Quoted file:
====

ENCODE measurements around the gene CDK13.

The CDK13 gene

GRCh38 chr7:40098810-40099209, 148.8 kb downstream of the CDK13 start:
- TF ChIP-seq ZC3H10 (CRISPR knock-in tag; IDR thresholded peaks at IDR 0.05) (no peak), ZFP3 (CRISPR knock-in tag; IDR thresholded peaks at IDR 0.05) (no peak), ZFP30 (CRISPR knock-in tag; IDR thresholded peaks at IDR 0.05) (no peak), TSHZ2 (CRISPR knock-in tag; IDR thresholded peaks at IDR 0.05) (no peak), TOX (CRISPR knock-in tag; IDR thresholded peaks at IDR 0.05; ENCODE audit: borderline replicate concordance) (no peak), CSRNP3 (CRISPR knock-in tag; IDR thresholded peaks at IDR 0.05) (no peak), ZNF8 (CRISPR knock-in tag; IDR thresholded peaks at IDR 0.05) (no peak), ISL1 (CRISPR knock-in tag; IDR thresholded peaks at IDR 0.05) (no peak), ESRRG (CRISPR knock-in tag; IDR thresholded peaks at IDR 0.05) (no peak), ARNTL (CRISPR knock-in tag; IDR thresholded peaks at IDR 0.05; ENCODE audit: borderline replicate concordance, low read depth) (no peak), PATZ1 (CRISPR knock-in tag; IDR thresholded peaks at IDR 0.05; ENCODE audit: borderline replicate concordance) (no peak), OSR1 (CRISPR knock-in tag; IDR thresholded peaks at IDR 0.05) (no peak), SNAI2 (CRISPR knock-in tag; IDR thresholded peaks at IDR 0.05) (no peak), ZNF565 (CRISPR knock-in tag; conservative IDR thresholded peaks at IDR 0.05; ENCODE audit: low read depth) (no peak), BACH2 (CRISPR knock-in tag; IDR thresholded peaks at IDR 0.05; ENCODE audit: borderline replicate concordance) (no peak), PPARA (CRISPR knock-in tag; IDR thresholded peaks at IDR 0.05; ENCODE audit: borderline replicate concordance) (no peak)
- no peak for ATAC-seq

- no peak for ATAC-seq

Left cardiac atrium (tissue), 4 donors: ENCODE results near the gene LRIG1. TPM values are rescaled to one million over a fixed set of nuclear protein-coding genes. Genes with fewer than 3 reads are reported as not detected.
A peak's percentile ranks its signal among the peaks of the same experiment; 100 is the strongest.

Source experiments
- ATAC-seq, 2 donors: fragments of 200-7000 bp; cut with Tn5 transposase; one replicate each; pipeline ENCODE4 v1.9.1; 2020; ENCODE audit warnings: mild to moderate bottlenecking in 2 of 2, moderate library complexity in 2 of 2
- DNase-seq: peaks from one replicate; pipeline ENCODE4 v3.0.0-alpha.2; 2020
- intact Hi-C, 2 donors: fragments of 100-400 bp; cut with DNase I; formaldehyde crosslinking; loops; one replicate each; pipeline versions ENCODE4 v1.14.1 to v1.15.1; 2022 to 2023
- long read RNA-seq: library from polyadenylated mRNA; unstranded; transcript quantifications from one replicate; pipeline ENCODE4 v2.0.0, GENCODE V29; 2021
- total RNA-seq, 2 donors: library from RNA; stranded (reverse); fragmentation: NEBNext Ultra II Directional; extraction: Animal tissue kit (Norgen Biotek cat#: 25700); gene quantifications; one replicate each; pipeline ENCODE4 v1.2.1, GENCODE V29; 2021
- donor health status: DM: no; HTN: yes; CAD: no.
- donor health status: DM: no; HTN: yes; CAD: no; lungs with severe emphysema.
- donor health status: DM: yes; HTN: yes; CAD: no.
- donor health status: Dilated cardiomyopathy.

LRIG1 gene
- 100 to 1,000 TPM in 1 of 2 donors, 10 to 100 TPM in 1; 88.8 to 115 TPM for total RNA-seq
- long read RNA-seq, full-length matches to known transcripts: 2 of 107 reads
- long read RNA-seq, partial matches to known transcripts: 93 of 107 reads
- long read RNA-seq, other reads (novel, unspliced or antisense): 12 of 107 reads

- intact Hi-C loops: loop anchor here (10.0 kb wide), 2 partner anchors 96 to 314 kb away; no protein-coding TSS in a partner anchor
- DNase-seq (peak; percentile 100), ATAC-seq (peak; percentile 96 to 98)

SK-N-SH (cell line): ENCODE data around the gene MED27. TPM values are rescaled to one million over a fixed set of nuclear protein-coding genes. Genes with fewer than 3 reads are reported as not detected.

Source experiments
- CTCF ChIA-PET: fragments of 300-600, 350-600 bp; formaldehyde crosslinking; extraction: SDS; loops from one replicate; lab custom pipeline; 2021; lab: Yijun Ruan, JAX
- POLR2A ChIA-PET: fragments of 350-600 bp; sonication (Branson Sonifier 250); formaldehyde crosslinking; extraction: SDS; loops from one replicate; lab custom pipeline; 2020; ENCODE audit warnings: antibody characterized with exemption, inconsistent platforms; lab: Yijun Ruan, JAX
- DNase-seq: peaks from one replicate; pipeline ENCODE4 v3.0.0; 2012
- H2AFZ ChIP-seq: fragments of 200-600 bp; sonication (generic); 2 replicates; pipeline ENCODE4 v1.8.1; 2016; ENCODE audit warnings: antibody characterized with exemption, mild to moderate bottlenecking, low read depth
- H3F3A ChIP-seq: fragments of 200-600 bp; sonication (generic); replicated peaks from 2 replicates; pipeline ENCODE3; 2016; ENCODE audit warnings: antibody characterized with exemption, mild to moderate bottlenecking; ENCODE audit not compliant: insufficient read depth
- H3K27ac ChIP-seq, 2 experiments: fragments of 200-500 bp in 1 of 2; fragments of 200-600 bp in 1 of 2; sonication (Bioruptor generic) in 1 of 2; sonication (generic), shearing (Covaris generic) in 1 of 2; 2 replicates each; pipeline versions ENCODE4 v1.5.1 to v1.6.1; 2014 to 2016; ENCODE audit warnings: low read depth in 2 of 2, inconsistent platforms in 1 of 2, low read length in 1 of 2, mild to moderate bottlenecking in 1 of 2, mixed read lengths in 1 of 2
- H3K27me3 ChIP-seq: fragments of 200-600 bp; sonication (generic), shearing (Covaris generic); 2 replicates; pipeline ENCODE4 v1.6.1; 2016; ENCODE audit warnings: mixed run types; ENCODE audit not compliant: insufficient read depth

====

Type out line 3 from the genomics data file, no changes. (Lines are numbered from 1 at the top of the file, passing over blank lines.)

GRCh38 chr7:40098810-40099209, 148.8 kb downstream of the CDK13 start: